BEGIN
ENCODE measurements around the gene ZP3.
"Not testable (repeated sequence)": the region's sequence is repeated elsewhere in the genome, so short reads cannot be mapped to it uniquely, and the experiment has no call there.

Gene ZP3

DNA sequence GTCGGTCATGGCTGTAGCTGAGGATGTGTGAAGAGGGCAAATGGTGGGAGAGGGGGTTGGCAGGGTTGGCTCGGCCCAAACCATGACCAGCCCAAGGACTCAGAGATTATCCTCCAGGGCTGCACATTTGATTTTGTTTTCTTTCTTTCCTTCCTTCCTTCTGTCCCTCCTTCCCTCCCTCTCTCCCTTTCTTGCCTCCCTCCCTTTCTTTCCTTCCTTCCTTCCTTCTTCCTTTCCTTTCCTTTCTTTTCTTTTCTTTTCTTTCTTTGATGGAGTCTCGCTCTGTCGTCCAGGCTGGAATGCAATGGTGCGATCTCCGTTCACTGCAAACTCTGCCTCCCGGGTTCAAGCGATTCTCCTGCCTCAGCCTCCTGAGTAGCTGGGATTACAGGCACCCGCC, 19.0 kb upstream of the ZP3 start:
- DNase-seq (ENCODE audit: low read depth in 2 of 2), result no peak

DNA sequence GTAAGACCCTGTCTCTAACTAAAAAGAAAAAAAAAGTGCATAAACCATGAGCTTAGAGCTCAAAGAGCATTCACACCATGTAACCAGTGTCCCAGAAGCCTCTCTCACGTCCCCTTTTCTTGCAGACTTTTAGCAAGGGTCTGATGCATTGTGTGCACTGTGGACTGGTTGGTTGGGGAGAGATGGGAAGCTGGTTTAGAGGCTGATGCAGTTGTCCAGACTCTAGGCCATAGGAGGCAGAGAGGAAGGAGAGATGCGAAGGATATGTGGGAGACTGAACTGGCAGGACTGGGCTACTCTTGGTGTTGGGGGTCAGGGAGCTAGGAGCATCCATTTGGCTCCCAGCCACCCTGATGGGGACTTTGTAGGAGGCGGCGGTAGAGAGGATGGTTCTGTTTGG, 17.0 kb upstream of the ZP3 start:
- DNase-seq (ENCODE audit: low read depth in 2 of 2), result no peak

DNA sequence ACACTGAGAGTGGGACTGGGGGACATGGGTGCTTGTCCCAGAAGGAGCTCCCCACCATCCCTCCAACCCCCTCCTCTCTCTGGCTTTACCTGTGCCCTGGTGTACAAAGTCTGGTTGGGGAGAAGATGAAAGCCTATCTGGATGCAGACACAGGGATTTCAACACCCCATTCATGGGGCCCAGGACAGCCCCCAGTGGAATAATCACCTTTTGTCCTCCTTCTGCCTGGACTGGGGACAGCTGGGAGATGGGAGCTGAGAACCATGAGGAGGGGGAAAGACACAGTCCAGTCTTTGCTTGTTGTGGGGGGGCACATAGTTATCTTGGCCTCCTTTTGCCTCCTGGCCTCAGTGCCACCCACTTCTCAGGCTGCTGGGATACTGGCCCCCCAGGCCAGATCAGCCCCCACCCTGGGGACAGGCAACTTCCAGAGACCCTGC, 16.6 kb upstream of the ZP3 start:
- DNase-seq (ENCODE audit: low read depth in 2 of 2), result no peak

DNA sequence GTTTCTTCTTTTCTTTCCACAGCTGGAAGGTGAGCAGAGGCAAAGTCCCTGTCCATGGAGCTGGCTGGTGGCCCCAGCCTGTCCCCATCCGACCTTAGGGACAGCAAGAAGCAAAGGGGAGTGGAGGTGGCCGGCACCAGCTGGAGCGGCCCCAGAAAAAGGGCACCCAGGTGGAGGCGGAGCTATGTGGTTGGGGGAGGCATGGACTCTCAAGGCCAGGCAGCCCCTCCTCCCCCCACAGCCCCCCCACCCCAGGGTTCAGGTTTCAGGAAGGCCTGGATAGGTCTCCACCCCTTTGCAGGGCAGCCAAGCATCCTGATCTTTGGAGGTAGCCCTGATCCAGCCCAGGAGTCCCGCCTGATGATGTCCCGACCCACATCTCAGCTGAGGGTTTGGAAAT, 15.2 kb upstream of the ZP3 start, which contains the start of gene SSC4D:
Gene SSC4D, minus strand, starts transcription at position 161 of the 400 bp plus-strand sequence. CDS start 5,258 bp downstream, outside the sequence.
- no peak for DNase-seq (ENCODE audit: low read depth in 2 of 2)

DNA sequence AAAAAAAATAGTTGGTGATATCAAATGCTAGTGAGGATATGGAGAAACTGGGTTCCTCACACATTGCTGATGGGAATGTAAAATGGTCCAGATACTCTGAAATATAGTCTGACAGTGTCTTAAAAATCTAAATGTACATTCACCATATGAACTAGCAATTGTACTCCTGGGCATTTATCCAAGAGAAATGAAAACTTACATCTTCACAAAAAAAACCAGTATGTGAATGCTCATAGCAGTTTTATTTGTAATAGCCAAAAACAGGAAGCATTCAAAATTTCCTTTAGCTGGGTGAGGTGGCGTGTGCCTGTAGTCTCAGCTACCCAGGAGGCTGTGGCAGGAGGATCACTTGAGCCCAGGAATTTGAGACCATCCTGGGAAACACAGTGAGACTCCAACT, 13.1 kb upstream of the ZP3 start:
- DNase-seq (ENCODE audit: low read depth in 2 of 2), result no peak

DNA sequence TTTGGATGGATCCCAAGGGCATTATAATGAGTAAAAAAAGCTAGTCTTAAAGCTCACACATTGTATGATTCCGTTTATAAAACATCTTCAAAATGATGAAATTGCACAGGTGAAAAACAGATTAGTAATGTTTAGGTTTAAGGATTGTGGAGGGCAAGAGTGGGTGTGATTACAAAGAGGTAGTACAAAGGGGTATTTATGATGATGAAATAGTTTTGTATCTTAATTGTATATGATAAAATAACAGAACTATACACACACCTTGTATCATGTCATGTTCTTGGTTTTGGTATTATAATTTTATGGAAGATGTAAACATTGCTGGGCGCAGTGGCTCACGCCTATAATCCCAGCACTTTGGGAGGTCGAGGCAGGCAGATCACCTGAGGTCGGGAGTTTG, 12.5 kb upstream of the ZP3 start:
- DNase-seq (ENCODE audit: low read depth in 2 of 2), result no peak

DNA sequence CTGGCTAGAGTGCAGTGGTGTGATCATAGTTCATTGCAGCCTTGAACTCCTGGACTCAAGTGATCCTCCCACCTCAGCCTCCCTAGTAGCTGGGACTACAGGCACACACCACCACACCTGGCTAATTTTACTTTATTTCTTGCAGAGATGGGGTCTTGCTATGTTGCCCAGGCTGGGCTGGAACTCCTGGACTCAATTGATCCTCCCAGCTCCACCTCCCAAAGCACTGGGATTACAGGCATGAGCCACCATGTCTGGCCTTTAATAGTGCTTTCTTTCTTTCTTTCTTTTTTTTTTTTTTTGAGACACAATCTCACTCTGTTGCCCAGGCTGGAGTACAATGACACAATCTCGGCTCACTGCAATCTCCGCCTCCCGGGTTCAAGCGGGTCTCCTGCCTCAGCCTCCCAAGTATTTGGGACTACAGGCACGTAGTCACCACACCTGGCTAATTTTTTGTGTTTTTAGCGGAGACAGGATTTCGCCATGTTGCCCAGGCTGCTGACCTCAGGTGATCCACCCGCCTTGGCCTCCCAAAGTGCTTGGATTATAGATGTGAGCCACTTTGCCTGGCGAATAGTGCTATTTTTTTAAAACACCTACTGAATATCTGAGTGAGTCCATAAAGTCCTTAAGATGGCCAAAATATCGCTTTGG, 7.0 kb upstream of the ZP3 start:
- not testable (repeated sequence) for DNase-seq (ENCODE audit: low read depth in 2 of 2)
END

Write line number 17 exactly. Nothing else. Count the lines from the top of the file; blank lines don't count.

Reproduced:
DNA sequence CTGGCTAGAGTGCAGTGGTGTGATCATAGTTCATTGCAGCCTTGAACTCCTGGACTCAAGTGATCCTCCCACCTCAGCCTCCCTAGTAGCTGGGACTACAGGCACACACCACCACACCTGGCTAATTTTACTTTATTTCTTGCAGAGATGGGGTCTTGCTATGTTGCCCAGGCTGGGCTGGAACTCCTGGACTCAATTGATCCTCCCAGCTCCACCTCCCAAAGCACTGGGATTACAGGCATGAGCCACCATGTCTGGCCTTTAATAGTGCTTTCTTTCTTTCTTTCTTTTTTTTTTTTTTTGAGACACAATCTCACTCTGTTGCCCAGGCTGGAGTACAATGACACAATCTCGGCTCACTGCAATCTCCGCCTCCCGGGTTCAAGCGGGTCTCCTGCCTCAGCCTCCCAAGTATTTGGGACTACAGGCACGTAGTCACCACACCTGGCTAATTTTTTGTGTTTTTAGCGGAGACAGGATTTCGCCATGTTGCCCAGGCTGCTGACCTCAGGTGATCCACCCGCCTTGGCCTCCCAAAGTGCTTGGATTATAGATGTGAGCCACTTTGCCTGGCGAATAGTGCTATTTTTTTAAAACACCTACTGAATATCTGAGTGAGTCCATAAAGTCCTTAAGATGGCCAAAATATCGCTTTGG, 7.0 kb upstream of the ZP3 start: